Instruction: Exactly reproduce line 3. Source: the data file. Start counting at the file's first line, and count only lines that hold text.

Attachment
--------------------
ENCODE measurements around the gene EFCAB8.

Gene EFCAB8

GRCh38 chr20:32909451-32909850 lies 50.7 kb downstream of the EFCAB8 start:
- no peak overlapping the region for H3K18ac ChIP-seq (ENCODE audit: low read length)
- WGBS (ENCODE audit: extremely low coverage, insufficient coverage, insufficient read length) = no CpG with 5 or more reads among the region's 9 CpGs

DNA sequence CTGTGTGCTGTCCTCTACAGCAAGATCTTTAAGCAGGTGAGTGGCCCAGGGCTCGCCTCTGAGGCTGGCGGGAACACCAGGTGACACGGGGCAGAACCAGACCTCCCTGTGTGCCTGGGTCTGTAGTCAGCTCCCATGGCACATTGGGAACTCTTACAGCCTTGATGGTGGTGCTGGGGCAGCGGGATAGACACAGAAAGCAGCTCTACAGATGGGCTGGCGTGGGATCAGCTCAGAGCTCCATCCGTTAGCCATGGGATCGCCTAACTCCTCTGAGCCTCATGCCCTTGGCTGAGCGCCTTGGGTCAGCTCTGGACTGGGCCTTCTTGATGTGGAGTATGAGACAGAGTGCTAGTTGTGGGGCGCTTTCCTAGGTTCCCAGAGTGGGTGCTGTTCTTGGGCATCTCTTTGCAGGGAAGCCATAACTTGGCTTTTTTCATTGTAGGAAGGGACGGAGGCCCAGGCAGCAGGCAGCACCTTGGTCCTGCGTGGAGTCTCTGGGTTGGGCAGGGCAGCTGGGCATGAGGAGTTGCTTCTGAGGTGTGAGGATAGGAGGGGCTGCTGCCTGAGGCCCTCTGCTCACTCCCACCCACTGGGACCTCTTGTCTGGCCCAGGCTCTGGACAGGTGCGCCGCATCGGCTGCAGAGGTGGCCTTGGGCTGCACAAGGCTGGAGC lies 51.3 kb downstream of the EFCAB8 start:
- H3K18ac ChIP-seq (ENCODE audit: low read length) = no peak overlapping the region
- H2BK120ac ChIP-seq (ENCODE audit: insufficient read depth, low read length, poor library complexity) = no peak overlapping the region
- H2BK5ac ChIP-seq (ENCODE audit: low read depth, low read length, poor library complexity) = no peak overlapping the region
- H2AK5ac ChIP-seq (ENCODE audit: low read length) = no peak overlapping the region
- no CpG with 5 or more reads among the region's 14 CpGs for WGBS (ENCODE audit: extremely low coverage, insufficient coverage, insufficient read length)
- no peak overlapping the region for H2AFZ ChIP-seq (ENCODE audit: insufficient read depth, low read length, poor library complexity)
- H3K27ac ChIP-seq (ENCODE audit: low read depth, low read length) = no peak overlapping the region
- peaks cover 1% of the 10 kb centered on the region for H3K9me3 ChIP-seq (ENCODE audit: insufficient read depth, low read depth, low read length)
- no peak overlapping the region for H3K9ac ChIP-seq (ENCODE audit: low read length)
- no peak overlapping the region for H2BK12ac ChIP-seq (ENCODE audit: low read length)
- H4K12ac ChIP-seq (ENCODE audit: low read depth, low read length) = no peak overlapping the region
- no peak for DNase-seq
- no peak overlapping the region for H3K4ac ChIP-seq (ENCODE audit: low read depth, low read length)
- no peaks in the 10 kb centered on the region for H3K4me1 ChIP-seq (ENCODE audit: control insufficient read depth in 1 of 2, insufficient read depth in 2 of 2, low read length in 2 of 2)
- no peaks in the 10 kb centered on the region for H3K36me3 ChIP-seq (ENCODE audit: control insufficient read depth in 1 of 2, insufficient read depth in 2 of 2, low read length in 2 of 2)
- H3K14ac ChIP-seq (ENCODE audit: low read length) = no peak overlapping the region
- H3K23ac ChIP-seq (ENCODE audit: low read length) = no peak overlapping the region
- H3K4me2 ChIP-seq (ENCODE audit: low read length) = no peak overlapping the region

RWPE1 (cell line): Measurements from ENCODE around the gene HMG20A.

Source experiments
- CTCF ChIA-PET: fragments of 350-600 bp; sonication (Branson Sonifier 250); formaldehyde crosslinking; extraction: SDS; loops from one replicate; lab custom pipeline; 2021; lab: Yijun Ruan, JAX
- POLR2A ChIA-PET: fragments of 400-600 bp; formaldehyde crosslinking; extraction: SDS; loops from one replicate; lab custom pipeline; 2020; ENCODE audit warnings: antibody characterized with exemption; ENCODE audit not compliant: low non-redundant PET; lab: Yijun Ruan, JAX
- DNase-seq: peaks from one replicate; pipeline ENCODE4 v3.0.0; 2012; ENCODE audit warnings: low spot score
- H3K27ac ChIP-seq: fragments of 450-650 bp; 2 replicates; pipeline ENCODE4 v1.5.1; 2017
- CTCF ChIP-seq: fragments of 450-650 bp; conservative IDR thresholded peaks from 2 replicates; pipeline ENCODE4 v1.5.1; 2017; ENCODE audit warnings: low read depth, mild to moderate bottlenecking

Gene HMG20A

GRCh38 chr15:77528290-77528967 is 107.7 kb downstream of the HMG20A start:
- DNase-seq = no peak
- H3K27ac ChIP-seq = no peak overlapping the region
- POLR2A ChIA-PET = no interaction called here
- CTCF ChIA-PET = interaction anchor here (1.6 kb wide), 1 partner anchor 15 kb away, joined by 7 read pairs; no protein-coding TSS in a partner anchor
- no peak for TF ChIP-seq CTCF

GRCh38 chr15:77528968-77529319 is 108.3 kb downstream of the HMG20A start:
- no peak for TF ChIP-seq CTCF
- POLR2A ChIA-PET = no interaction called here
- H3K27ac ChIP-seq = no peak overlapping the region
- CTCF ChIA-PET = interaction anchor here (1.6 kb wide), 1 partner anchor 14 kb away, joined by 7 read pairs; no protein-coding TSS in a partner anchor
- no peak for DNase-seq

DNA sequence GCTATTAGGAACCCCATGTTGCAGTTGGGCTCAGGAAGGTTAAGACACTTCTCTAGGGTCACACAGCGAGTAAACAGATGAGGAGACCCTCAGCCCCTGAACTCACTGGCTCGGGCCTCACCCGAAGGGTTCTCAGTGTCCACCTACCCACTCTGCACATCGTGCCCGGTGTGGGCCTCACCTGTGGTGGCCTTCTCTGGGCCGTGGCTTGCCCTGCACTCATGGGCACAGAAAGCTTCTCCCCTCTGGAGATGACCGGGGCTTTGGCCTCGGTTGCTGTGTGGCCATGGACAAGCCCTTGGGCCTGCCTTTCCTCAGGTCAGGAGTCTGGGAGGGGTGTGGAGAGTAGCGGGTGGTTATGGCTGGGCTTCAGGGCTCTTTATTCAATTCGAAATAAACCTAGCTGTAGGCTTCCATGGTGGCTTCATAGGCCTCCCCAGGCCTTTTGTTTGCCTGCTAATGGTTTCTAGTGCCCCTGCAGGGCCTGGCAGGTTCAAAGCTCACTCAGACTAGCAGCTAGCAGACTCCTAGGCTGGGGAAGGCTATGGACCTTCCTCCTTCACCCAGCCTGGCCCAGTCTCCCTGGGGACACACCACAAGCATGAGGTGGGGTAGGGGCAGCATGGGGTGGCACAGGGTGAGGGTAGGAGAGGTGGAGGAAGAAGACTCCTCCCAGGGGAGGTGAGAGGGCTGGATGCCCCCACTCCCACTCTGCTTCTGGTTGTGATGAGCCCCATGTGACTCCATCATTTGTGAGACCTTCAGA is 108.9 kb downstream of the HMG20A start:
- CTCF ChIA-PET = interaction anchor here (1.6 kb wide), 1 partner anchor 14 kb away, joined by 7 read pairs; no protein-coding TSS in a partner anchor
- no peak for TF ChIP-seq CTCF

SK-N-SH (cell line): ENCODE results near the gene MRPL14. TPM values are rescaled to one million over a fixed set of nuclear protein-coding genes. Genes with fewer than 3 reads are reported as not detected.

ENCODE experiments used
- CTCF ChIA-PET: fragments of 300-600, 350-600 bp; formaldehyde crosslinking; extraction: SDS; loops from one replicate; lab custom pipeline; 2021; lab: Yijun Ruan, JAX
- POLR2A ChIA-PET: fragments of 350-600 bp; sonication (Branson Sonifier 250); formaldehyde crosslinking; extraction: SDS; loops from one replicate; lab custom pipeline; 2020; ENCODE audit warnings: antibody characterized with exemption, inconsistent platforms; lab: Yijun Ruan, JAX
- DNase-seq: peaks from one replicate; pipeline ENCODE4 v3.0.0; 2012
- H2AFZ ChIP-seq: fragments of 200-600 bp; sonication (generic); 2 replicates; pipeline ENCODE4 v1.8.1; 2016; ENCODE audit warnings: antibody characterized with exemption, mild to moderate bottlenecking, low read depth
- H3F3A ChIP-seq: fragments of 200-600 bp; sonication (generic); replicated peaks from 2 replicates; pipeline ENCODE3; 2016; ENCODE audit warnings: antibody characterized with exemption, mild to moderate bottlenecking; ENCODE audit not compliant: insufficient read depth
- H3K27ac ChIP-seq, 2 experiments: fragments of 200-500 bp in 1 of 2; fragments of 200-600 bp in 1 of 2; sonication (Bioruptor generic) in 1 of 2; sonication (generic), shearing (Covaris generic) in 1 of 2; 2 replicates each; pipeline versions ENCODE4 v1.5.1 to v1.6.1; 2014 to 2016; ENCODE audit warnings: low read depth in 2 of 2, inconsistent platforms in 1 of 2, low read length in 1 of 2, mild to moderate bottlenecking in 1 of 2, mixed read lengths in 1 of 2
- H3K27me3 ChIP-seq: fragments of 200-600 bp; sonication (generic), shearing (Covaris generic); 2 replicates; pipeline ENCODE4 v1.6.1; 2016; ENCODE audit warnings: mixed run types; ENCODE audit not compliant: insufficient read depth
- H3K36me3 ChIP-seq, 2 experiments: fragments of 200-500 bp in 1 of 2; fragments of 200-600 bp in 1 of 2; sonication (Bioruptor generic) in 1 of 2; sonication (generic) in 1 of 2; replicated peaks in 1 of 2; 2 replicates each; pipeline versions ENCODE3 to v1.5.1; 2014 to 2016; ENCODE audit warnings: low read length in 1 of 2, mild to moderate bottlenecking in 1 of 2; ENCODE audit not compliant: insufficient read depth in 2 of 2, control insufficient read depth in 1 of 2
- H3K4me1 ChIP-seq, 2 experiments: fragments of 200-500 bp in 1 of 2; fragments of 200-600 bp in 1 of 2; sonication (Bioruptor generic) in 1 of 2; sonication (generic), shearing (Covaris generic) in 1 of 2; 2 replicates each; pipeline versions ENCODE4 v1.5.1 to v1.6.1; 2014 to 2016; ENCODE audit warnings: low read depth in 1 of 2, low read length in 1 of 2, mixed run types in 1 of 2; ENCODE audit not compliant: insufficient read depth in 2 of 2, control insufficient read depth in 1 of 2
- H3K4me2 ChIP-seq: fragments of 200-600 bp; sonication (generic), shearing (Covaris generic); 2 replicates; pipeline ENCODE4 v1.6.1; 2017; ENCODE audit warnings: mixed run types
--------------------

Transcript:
GRCh38 chr20:32909451-32909850 lies 50.7 kb downstream of the EFCAB8 start: